7. Just throwing another log on this fire. I added the lines like you said (cuz I re-read it and you actually said to put it in the app's JS). Additionally, I used npm to get winjs and added that the page's HTML file thusly: <script src="/node_modules/winjs/js/base.js"></script> <script src="/node_modules/winjs/js/ui.js"></script> but when I load up Chrome, I'm getting: Uncaught ReferenceError: Windows is not defined Edit: The error is throw when I tried to add the Overscan variable. The Navigation snippet works just fine. Another Edit: I changed that line to be var overscanDisabled = WinJS.UI.ViewManagement.ApplicationView.getForCurrentView().setDesiredBoundsMode(WinJS.UI.ViewManagement.ApplicationViewBoundsMode.useCoreWindow); and it gets a bit further. I looked in the base.js and it all calls itself WinJS. Even still, now the error I get is Uncaught TypeError: Cannot read property 'ApplicationView' of undefined
  8. Perfect, but WHERE does this line go? Does it get placed in the manifest somewhere or in the JS of my actual app? And if the latter, what includes do I need in order for it to makes sense to the app?
  9. I'm really pleased to report that just basically pointing to my local server in the app manifest and changing a couple of settings has proved to actually BE the magic bullet. My console has to be in dev mode and I have to run the debug on the remote machine, but wow, what a difference in speed! I'll continue experimenting, but I did have one question you might be able to answer: How do I get rid of the mouse cursor on the screen? I've read that adding navigator.gamepadInputEmulation = "gamepad"; will do it, but I'm not sure where it's supposed to be added and if it has dependencies. Any thoughts?
  10. This is all great information. I really appreciate you laying this out. I'm gonna try and get this all into VS. At the very least, I'll learn a little bit for future projects. I have a feeling that the combination of sockets and nodes and all that is gonna get me all gummed up since I've never used VS before. Not sure on the framerate. I didn't build in any sort of display for it, so that might be a next step as well. It seems to be fine on the PCs browser, whether it's Edge, Chrome, FF or Safari. I think the safe assumption is that its the Xbox communicating with the socket server, but my understanding is that there are website dedicated to Xbox compatible HTML5 games, multiplayer ones at that, and they don't have any issues. They also don't have much of a community to chat with. At any rate, the more I read into it, the more I agree that a VS execution of the code might not be the magic bullet I'm looking for. As paranoid as it sounds, I'm hesitant to share the code. Despite my absolute novice-ness at all this, if there's even a slight chance to market this, especially on the console, I don't want to start giving out all my code. The concept isn't entirely unique, but it's not out there for people to already play either. I repeat though, thanks for taking the time to help.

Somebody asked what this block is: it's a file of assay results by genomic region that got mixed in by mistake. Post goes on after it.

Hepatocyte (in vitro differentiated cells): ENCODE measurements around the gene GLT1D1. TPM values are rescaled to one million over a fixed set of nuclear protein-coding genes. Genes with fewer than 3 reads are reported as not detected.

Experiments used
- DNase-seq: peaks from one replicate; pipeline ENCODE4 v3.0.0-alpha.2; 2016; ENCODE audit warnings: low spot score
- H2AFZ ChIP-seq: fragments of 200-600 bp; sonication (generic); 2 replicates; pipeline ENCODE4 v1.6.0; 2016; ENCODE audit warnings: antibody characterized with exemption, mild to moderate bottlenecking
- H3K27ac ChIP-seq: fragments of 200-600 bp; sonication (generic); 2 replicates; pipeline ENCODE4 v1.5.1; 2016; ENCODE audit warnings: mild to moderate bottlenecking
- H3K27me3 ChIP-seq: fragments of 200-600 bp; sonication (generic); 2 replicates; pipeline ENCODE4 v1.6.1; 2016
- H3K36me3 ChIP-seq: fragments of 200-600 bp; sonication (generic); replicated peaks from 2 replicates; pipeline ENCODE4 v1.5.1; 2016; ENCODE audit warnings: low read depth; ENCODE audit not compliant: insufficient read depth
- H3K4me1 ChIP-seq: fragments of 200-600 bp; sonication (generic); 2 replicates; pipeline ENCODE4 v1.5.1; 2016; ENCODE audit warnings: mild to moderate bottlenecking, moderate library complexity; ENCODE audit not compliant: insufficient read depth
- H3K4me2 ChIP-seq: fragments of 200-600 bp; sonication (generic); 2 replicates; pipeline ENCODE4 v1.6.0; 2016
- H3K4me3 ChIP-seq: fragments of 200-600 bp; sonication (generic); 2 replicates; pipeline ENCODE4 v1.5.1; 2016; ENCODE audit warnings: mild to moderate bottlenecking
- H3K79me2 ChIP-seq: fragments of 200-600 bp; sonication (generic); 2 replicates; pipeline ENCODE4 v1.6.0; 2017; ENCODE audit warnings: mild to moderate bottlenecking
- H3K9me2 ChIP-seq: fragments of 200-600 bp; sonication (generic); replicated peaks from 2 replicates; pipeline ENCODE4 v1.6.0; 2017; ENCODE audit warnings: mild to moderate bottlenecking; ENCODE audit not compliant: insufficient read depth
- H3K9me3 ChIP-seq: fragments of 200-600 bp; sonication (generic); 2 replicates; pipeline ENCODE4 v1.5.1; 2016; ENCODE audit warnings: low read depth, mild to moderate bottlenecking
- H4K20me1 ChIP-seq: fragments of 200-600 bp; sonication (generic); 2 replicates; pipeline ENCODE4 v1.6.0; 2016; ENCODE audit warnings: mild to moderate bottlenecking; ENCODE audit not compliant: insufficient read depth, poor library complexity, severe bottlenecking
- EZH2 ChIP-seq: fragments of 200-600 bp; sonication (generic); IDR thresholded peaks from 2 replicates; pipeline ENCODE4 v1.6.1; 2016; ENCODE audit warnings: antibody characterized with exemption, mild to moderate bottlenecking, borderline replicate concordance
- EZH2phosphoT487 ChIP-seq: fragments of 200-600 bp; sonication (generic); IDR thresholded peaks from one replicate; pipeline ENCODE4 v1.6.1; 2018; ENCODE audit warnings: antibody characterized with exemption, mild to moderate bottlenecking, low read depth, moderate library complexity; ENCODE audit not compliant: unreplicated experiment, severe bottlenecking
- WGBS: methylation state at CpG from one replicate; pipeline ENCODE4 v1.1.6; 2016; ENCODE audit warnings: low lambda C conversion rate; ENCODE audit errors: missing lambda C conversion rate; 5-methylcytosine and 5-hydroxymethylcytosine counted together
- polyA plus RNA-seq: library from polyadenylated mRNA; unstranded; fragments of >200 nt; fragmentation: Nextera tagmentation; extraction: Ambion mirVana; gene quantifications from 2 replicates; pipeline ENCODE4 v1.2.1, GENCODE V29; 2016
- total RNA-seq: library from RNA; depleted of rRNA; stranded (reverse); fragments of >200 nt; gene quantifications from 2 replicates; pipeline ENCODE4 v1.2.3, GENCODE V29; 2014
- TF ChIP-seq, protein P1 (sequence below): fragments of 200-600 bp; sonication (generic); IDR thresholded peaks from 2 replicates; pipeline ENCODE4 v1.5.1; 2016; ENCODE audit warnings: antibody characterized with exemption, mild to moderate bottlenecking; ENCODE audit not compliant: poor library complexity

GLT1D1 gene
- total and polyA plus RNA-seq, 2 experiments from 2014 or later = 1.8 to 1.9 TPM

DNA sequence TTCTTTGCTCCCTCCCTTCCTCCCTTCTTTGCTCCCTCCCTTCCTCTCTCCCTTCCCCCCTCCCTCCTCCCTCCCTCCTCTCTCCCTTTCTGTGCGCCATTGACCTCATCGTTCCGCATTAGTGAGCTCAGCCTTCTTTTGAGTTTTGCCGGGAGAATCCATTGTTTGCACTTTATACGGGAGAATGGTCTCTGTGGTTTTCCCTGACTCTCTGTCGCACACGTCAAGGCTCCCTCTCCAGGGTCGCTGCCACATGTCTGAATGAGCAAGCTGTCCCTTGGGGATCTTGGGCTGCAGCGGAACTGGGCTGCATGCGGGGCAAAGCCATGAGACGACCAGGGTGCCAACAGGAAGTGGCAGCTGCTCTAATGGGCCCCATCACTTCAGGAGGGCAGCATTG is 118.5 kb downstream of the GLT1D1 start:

11. Hi Stay, I'm about to jump into this, more or less headfirst, and I'm hoping I can pick your brain as I move forward. Thus far, I've created a basic browser driven card game. My first iteration was for a physical, kiosk style execution, but I decided to try and take it up a notch by giving players control using their smart phones as an interface, while having a larger "main stage" screen up on a TV (ever played the JackBox games? Like that.). Combining the EaselJS APIs, NodeJS, sockets and TweenJS, I've got a decently workable game. When I try to load it up in Edge on the Xbox One things start to fall apart. There's an immediate and obvious lag whose cause I haven't nailed down. Either the combined assets are just too heavy, even on local network, or there's a communication breakdown between my node server and the Xbox to the point that it's just unplayable. When I first started reading about UWP, I thought perhaps I could take advantage of the console's native APIs to get things running more smoothly, so I've got VS2015 installed and ready to go, but haven't quite started down that road yet. I'm reading through the MS docs now, but can you give any other guidance to getting started, knowing that I've already got a browser-based app functioning, is it a pain to import and convert all the work I've already done? Are there any specific APIs you've learned to avoid?
  12. Okay, I don't think that's related to my issue, but thanks. I'm otherwise a daily console gamer and don't experience lag there. I think perhaps I'll start a new thread to get a broader pool of experience with HTML5 and the XB1.
  13. Can you explain what you mean by "deactivated game mode". I've built a multiplayer card game that uses phones as interface devices and I'm finding Edge on the Xbox One to be a massive drag down. Button taps on the devices are severely delayed and even sound effects initially fire several seconds after they are supposed to.